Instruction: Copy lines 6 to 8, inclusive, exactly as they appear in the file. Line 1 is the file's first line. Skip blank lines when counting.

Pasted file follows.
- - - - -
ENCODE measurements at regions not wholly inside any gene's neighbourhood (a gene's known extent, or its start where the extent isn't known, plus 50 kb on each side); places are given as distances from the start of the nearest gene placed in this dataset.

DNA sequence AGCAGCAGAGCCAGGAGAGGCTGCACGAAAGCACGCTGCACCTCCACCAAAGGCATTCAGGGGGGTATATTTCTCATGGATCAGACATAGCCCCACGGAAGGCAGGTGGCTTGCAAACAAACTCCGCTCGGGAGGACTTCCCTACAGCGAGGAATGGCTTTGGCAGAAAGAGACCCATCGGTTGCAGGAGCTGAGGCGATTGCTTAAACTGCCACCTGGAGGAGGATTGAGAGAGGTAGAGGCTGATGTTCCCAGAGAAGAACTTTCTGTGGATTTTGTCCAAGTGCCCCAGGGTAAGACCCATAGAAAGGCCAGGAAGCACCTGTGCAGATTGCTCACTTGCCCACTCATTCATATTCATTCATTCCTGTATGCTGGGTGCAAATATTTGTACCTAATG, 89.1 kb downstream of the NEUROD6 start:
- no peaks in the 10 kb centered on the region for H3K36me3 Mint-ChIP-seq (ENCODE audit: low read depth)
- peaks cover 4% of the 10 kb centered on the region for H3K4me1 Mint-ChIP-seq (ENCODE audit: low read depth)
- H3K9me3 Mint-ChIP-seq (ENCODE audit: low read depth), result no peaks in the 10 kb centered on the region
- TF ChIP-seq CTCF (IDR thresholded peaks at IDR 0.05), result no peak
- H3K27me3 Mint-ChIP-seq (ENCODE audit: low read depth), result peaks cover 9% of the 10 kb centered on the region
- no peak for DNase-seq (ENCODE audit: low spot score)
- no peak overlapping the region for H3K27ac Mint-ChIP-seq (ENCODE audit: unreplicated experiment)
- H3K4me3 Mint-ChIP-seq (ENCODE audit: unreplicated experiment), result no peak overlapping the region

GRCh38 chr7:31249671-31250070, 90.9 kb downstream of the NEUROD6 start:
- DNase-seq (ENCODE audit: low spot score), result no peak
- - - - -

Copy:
- TF ChIP-seq CTCF (IDR thresholded peaks at IDR 0.05), result no peak
- H3K27me3 Mint-ChIP-seq (ENCODE audit: low read depth), result peaks cover 9% of the 10 kb centered on the region
- no peak for DNase-seq (ENCODE audit: low spot score)